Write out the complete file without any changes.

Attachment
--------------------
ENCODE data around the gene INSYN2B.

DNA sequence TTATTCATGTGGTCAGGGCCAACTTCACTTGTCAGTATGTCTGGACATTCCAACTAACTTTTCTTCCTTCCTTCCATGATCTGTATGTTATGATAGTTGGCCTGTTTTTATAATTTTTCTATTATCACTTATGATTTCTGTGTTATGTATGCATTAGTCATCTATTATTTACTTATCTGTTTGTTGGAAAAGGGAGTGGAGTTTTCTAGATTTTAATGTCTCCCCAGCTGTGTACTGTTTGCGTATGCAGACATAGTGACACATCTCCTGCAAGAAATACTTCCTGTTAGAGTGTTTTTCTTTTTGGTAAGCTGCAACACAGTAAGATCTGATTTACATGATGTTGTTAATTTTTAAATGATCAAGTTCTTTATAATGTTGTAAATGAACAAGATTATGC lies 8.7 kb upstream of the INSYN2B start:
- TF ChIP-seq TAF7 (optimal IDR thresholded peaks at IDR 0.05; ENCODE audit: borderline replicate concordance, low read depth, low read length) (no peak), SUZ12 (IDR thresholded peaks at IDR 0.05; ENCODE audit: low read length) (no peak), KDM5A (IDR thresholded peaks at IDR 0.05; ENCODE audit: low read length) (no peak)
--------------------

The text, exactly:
ENCODE data around the gene INSYN2B.

DNA sequence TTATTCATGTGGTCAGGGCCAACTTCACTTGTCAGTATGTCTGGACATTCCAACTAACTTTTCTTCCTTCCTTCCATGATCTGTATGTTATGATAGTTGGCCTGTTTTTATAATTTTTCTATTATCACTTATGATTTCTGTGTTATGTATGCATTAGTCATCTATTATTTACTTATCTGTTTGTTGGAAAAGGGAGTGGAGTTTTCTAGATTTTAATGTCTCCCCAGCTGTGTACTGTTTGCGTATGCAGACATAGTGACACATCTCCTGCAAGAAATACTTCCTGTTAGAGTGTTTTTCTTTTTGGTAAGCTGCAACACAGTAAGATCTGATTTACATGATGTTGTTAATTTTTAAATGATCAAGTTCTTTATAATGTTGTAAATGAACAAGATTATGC lies 8.7 kb upstream of the INSYN2B start:
- TF ChIP-seq TAF7 (optimal IDR thresholded peaks at IDR 0.05; ENCODE audit: borderline replicate concordance, low read depth, low read length) (no peak), SUZ12 (IDR thresholded peaks at IDR 0.05; ENCODE audit: low read length) (no peak), KDM5A (IDR thresholded peaks at IDR 0.05; ENCODE audit: low read length) (no peak)